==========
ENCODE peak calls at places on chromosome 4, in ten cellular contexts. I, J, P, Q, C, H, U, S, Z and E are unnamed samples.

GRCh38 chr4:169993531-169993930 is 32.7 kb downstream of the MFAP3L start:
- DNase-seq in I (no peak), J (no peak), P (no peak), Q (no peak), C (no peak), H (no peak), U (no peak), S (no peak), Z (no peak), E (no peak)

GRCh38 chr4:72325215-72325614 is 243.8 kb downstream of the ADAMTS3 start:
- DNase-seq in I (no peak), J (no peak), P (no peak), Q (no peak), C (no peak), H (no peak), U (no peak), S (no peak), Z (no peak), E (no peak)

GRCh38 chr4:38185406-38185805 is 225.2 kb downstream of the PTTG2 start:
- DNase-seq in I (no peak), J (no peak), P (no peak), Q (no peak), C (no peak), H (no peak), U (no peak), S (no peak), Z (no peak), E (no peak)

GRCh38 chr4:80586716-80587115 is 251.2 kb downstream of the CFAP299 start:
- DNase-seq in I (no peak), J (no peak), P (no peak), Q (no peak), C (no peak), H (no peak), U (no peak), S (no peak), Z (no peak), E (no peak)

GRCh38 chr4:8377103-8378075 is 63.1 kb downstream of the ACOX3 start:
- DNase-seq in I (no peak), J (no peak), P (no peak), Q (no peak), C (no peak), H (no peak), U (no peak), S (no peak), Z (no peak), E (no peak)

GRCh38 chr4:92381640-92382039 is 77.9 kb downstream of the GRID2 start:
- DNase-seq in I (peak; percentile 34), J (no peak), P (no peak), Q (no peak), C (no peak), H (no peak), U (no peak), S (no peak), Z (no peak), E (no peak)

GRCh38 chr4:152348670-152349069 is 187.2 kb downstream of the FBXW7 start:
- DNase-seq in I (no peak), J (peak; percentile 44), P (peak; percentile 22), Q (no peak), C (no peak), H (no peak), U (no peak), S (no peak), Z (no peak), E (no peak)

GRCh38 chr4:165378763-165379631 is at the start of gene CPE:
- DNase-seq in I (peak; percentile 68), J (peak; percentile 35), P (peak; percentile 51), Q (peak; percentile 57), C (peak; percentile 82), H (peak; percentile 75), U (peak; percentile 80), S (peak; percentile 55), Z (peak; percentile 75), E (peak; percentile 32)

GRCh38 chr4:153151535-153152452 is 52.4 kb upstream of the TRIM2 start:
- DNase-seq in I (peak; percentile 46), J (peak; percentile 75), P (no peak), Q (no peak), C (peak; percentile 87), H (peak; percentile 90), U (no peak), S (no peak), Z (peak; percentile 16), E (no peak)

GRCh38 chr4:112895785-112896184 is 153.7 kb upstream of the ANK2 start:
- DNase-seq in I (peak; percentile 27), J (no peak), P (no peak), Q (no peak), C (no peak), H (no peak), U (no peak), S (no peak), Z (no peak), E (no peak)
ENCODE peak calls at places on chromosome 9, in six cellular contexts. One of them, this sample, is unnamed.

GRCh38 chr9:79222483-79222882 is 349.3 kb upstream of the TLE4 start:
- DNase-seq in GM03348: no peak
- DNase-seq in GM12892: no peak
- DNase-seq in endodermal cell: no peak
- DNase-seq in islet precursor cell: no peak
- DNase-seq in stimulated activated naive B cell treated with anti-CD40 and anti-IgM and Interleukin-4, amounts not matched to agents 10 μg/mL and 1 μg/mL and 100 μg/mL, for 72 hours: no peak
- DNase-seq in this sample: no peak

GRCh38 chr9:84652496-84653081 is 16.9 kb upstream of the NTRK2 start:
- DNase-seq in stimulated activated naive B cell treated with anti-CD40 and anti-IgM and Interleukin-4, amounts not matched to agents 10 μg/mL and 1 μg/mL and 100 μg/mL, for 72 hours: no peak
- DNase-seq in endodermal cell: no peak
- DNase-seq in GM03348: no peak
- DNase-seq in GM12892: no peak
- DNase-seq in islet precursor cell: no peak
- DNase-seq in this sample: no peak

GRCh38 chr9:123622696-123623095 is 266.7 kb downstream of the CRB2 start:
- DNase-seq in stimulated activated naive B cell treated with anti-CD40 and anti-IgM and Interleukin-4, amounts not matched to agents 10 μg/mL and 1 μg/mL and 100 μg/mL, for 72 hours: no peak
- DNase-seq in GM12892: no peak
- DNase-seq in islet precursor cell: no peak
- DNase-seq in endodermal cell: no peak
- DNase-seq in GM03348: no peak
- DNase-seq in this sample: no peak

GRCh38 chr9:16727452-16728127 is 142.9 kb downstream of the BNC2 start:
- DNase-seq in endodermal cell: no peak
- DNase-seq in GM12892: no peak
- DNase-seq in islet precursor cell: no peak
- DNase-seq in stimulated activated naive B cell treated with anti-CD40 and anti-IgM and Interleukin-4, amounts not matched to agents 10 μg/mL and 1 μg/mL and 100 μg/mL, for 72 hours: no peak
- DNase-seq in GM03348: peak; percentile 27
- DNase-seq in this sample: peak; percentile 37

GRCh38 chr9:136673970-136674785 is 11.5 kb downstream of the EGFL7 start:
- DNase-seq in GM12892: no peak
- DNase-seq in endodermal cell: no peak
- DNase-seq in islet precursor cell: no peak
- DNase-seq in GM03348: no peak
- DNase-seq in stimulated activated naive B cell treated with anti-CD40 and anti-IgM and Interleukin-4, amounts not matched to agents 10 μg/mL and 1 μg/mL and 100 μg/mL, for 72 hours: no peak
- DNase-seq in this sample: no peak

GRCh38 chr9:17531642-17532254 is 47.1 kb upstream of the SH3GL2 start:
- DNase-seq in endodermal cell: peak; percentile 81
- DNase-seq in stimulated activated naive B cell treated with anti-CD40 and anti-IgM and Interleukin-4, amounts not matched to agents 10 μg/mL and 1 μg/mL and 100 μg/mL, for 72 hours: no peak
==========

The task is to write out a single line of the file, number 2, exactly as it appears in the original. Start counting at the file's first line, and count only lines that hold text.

GRCh38 chr4:169993531-169993930 is 32.7 kb downstream of the MFAP3L start: